After quite a gap, we are back. There was nothing sinister about our absence. We came to a view that our blog postings were getting sucked down the rabbit hole of Brexit and that over-thinking was going to be futile when the matter was in the hands of Government. The various factions would simply be screaming at each other from the sidelines, hoping to swing enough MPs to get a decisive result for their own position. And we were happily engaged in supporting our sister business PendryWhite in its successful re-orientation towards post-Brexit trade and the fourth industrial revolution.
So where are we? Well, we are at last coming to the end-game on Brexit with two important Cabinet Sub-Committees deciding (at last) on what our national position should be, even if one half of the nation is not going to be very happy with the result. The run-up to these meetings has been filled with standard issue attempts at manipulating the agenda. Naturally, the mainstream media, whose analytical skills, if they have any, are hardly ever in evidence, have fallen for every trick in the book.
On the one side, we have had a rather impressive political guerrilla campaign run by Jacob Rees-Mogg who has managed to convey an image of old-fashioned principle within a framework of equally old-fashioned loyalty to his Prime Minister. The Daily Telegraph has had fun exposing the influence of a foreign power - not this time the Russians (a claim few who were not pre-set Cold Warriors and Remain ideologues were very convinced by) - but by a billionaire, George Soros, the classic 'old man in a hurry', who appears to have been financing a rather forlorn attempt at a political coup.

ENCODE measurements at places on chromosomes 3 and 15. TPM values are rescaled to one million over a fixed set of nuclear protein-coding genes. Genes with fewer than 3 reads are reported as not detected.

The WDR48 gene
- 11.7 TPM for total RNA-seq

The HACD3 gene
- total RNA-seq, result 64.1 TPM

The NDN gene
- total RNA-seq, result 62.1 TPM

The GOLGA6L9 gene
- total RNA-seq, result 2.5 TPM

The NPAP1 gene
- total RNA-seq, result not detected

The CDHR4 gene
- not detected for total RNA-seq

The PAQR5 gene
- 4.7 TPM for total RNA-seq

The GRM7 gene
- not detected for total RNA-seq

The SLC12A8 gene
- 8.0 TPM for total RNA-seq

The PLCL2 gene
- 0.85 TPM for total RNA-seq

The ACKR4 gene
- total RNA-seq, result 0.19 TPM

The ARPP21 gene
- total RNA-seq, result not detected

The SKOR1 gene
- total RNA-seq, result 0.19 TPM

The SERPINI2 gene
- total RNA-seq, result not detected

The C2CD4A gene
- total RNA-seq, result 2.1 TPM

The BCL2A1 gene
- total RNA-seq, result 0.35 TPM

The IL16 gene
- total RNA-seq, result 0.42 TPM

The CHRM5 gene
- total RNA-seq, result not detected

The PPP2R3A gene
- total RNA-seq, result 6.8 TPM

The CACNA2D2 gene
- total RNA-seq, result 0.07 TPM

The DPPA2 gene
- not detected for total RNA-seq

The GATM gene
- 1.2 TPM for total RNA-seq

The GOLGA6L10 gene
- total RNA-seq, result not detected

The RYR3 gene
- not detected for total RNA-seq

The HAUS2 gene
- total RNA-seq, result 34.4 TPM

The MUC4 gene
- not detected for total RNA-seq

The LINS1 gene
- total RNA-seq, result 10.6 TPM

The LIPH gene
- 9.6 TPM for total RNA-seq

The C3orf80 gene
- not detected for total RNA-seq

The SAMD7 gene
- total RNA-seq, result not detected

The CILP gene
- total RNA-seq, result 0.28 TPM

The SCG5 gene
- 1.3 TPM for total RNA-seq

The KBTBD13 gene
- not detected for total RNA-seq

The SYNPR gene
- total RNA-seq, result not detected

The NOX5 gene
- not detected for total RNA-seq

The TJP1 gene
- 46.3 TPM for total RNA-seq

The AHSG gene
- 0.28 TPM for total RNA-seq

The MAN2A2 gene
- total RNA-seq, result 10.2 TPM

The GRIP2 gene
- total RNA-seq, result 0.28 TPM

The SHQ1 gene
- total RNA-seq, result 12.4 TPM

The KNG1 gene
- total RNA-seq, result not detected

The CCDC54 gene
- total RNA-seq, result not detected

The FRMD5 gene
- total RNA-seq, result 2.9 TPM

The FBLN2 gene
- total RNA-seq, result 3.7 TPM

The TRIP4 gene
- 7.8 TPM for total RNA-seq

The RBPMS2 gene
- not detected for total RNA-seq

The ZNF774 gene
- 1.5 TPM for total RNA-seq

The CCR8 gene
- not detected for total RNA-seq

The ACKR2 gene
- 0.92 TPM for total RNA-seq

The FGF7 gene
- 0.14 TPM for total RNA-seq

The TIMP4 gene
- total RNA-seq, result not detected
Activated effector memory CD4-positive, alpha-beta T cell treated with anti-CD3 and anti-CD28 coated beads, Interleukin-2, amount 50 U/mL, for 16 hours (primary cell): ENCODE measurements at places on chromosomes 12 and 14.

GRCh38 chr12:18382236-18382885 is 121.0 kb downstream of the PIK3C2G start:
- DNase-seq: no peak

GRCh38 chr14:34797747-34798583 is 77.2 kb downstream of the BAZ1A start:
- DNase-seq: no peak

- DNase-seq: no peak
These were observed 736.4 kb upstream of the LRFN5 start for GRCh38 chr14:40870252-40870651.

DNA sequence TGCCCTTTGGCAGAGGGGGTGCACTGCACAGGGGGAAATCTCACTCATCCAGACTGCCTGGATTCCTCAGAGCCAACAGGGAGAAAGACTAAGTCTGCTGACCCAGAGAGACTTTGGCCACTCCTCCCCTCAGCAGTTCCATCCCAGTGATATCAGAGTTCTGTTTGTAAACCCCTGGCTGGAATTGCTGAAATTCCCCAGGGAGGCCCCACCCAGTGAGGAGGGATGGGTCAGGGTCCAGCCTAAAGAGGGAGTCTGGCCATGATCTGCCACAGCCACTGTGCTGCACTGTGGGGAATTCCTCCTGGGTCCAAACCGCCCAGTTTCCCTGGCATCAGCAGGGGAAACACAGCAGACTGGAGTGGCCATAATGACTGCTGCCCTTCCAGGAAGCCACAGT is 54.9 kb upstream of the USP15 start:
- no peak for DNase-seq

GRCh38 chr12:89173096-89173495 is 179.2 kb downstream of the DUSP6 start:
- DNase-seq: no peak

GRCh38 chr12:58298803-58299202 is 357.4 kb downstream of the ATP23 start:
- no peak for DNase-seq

On the other side, the bets have all been placed on a rather dubious set of economic forecasts that appeared before the House of Lords vote and now just before the Cabinet Sub-Committee discussions. These look, to the independent observer, to be little more than Project Fear Mark 2 (as the Brexiters might call it). Anna Soubry went into meltdown on broadcast TV. There are dark mutterings, not very credible, about bringing down the Government to stop Brexit. The Labour Party appears confused and divided, a vulture at the Tory feast, and seems to have nothing to say for itself.
The question for the analysts is what are the fundamentals here. The European Union represented by Michel Barnier appears to be taking a lot of Remainer rhetoric at face value and has totally misunderstood the balance of power at Westminster. As a result, he is offering no concessions and appears to be trying to railroad the Government. This has merely had the effect of making it more difficult for 'moderate voices' (aka the business interest) to shift Cabinet into compromise. As things stand, Government rhetoric has shifted to a much stronger Brexit line even if the devil is in the detail.
To predict is futile. There remains a theoretical chance that the Tory Remainers could bring down the Government on principle. It is possible that the Cabinet may not come to a view and resignations trigger a Leadership election and so weeks of volatility and nastiness. It is equally possible that Cabinet will trim and hedge and find itself with a problem on its Right. But the probability is that something will be knocked together that calls the European Union's bluff and heads us into 'no deal' territory without some compromise on their part. In the end, it is all about 'nerve'.